Transforming failing smallholder irrigation schemes in Africa: a theory of change

Pittock, J and Bjornlund, H and van Rooyen, A (2020) Transforming failing smallholder irrigation schemes in Africa: a theory of change. International Journal of Water Resources Development (TSI), 36 (S1). S1-S19. ISSN 0790-0627

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Drawing on the results of the Transforming Irrigation in Southern Africa project, we assess positive transitions in smallholder irrigation schemes. The project’s theory of change is evaluated. Soil monitoring tools and agricultural innovation platforms were introduced in five irrigation schemes in Mozambique, Tanzania and Zimbabwe. The synergies between these interventions increased both crop yields and profitability. This empowered farmers, improved equity, and accelerated social learning and innovation. The resulting, iterative cycles of change improved governance, sustainability and socio-economic outcomes. The challenges of scaling these interventions up and out are outlined.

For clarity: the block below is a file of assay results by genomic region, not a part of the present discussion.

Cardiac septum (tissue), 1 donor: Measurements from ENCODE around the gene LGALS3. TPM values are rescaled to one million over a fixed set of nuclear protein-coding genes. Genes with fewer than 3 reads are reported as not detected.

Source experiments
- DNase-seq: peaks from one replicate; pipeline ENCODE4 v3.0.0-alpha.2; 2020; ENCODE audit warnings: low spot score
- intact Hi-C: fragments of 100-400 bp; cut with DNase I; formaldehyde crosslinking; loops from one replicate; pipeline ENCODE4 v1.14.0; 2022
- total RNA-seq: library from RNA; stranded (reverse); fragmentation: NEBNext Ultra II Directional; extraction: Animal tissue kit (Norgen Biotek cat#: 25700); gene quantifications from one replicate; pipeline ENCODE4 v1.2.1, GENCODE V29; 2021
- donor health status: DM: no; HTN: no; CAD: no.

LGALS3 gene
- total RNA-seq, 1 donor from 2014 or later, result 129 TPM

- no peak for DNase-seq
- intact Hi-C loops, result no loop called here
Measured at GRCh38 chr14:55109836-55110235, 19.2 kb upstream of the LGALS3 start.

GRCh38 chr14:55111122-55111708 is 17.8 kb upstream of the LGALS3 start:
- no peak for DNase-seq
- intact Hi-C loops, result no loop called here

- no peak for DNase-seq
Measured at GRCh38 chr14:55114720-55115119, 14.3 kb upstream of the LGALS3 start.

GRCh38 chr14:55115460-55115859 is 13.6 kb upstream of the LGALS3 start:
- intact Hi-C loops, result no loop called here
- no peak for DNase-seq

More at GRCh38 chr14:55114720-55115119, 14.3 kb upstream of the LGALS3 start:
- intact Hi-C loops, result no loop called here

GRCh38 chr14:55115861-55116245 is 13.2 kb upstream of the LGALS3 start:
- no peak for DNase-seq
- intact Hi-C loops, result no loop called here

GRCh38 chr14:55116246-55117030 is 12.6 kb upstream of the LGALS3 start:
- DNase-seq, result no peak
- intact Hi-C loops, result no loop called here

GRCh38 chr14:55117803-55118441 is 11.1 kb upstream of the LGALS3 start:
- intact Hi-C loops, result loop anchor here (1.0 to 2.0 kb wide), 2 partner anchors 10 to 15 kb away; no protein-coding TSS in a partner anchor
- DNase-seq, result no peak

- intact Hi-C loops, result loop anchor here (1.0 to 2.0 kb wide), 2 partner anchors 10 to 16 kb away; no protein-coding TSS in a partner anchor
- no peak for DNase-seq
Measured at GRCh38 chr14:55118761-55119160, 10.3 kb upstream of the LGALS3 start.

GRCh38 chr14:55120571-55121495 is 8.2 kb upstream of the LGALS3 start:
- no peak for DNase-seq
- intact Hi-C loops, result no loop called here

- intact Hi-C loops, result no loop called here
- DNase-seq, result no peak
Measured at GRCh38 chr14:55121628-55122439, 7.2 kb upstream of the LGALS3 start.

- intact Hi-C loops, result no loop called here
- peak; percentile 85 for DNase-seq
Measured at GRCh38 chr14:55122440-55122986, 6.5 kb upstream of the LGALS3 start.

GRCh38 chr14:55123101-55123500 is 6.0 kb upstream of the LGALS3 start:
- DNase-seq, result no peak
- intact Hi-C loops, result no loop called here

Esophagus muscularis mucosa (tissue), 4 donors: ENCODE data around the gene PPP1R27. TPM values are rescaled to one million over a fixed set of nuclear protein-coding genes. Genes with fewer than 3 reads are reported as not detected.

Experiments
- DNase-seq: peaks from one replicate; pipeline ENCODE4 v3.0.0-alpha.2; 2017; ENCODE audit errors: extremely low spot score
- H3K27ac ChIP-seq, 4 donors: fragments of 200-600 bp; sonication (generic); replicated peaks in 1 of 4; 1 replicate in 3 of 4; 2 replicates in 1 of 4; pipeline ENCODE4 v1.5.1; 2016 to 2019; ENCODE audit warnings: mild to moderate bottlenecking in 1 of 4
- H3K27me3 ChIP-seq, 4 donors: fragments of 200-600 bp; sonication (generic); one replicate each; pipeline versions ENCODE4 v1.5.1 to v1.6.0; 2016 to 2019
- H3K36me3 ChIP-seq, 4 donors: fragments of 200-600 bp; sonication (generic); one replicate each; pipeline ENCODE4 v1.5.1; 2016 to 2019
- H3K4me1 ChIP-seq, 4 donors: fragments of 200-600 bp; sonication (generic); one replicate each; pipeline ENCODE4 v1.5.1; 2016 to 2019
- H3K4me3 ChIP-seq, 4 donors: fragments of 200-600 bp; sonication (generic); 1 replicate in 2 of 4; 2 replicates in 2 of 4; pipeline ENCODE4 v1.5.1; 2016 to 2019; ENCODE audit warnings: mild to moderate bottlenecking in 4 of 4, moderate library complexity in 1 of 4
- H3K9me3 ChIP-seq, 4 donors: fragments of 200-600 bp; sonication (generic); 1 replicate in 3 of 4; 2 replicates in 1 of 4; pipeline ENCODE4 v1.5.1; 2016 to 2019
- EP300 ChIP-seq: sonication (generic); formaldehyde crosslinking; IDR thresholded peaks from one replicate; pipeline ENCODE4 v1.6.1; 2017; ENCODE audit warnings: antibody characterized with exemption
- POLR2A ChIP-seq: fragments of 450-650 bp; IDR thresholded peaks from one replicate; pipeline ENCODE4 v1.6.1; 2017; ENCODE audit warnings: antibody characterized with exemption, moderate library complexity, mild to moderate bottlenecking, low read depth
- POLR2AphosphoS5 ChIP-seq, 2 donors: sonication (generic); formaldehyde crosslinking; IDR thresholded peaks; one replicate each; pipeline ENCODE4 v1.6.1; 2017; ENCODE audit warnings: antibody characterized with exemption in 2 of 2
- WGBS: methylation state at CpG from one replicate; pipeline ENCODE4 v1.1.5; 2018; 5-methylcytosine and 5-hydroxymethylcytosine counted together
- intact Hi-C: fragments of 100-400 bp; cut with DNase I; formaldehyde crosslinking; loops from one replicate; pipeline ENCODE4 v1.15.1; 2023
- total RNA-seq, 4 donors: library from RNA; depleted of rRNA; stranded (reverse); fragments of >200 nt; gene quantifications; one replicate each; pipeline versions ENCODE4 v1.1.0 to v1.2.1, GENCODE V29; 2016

Item Type: Article
Divisions: Research Program : East & Southern Africa
Uncontrolled Keywords: Africa, Agricultural innovation platforms, Smallholder irrigation, Social learning, Soil-water monitoring, Theory of change
Subjects: Others > Smallholder Agriculture
Others > Soil Science
Others > Water Resources
Others > Africa
Others > Sub-Saharan Africa
Depositing User: Mr Arun S
Date Deposited: 15 Mar 2021 05:29
Last Modified: 15 Mar 2021 05:29
Official URL:
Funders: Australian Centre for International Agricultural Research, Australian National University, CGIAR Program on Water, Land and Ecosystem
Acknowledgement: The project Increasing Irrigation Water Productivity in Mozambique, Tanzania and Zimbabwe through on-Farm Monitoring, Adaptive Management and Agricultural Innovation Platforms (AIPs) (FSC/2013/006) and its extension, renamed Transforming Irrigation in Southern Africa (LWR/2016/ 137), were funded by the Australian Centre for International Agricultural Research. Additional funding was contributed by the Australian National University and the CGIAR Water Land and Ecosystems programme. The research reported here draws on the work of many dedicated academic colleagues, and government and farmer partners from Australia, Mozambique, South Africa, Tanzania and Zimbabwe. We thank Peter Ramshaw and Njongenhle Nyoni for comments on a draft.
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